The Vietnam Veterans Memorial is the most visited war memorial in the United States capital, yet its history comes full of debate and controversy.
In and of itself, the Vietnam War was controversial and remains a hotly debated topic even today as some argue the United States’ undefeated record remains intact while others believe the country lost when it removed its troops from the Asian nation.
These different perspectives became central to discussions about construction of “the Wall,” according to Lehigh University’s The Vietnam Wall Controversy
. They also factored into later additions to the memorial.
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Here are four facts about the provocative memorial.
1. Private Funding
No government funds were used to build the memorial, only public land.
Vietnam veteran Jan Scruggs, the individual to first pitch the idea of a memorial, used $2,800 of his own money to begin the Vietnam Veterans Memorial Fund in 1979, according to History
. Congress provided three acres for the memorial on the National Mall, but the $8.4 million all came from private fundraising.
2. Site Selection
The first suggested location for the memorial was near the entrance to Arlington National Cemetery.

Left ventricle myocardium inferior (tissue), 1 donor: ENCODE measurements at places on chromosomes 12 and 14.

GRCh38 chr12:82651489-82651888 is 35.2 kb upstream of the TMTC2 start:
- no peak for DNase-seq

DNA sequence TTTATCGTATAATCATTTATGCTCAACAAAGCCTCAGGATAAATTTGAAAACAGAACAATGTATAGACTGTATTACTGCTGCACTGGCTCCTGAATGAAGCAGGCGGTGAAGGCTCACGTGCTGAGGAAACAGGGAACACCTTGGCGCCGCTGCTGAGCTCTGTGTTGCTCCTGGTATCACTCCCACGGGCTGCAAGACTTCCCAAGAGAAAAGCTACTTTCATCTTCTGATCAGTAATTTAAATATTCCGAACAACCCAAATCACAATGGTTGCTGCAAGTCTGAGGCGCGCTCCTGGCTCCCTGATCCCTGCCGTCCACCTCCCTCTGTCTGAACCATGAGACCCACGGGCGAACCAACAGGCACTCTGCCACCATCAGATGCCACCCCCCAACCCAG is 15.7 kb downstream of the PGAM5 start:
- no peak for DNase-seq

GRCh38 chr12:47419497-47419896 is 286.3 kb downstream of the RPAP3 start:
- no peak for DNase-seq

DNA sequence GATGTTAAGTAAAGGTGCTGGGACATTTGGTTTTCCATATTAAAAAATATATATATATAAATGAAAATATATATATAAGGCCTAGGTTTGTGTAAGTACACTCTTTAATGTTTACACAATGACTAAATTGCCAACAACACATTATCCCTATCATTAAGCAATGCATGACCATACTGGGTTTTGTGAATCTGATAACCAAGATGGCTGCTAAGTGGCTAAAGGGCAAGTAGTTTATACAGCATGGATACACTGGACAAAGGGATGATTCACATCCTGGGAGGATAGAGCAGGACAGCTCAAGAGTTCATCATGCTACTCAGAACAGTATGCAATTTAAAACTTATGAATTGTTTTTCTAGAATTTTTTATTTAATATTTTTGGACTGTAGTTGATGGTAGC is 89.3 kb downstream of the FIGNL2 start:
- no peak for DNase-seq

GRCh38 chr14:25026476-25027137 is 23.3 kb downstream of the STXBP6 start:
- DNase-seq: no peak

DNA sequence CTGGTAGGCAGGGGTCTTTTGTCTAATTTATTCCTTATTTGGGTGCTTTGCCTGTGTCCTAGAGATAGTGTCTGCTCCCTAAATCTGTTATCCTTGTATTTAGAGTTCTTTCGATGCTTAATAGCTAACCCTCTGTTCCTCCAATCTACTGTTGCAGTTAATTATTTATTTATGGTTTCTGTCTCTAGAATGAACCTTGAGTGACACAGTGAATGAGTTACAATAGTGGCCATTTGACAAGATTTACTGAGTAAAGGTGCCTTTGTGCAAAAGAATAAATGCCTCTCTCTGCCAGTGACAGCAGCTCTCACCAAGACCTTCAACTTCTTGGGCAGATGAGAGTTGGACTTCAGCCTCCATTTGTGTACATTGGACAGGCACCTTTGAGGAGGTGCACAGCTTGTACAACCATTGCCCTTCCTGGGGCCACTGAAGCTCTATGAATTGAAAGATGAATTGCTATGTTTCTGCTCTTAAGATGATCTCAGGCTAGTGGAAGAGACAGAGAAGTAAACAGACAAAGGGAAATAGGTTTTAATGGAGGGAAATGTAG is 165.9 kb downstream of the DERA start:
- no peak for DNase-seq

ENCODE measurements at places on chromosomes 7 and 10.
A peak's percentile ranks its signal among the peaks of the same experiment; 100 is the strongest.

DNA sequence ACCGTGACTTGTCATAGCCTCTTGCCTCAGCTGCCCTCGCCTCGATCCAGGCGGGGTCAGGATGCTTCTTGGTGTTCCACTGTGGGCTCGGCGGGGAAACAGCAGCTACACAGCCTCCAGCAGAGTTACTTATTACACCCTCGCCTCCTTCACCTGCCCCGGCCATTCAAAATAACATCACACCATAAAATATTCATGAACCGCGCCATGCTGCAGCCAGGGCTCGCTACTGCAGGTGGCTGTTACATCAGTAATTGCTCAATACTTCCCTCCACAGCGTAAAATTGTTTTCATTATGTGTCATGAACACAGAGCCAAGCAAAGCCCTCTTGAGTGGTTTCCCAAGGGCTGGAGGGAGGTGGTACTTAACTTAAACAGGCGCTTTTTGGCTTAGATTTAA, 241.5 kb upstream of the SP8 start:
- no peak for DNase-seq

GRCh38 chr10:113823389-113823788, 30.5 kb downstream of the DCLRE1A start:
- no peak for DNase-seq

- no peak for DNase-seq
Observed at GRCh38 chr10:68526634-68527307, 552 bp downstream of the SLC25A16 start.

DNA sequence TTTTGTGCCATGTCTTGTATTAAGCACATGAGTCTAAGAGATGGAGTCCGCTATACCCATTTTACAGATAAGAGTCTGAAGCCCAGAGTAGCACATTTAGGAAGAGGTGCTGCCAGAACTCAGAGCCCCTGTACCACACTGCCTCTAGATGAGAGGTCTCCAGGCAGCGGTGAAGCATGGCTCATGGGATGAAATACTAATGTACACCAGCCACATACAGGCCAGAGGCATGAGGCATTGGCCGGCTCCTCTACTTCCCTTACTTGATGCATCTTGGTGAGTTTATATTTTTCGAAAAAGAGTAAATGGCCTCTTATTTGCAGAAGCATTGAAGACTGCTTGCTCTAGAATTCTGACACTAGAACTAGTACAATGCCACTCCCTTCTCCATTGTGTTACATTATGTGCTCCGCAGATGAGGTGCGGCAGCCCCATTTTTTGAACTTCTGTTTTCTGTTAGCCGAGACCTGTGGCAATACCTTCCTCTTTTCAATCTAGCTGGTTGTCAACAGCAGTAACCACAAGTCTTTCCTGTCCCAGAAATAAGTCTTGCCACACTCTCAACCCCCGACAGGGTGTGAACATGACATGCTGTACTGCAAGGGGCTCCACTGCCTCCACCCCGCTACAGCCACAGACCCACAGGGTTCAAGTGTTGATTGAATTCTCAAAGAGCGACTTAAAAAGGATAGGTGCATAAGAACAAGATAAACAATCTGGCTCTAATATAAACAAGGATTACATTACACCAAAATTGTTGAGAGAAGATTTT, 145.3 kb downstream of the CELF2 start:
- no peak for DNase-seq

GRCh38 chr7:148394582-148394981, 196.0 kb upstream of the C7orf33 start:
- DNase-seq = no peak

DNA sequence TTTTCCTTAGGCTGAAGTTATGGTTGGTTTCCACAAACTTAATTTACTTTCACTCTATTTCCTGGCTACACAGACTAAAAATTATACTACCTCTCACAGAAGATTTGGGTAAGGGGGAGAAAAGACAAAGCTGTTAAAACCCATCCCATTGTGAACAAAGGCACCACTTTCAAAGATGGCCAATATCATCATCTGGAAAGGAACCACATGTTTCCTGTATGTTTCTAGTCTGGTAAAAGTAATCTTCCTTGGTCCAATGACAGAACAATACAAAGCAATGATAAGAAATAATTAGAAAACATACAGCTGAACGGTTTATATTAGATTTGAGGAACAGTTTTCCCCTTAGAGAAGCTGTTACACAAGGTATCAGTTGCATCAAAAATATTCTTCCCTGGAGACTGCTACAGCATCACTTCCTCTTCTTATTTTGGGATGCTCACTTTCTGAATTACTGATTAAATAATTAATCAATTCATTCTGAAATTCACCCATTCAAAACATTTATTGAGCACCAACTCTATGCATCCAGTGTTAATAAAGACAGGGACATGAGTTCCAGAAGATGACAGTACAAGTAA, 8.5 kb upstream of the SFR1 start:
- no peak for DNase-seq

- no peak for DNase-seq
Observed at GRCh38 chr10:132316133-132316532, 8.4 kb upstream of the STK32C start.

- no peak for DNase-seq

This site was decided to be too insignificant, so instead it was decided to be placed on the Hill.
“The idea of having all these names permanently displayed in Washington a few blocks from the White House, a block from the State Department, down the street from the U.S. Congress — to me, this was poetic justice,” Scruggs told the Washingtonian in 2007
. “These were the people everyone wanted to forget. They wanted this whole thing to go away, and I didn’t want it to go away.”
The selected design of the Wall from Maya Lin is criticized and given additions.
Tom Carhart at the October 1981 Committee of Fine Arts meetings called it a “black gash of shame” and an insult to the veterans, according to The Vietnam Wall Controversy. Others believed the V shape resembled a grave. The addition of a statue of three servicemen and a flag allowed the project to move forward even though Lin disagreed with the changes.
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4. Representation of Women
The women in the war, such as female nurses, were not given recognition originally.
Another sculpture depicting three women caring for an injured soldier was added to the memorial in 1993. Former Army nurse Diane Carlson Evans brought forth the idea to recognize the virtually unknown heroics of the thousands of women who volunteered to care for the wounded. The addition of the statue marked the first time in history a memorial in the capital honored women’s service, according to the Vietnam Veterans Memorial Fund
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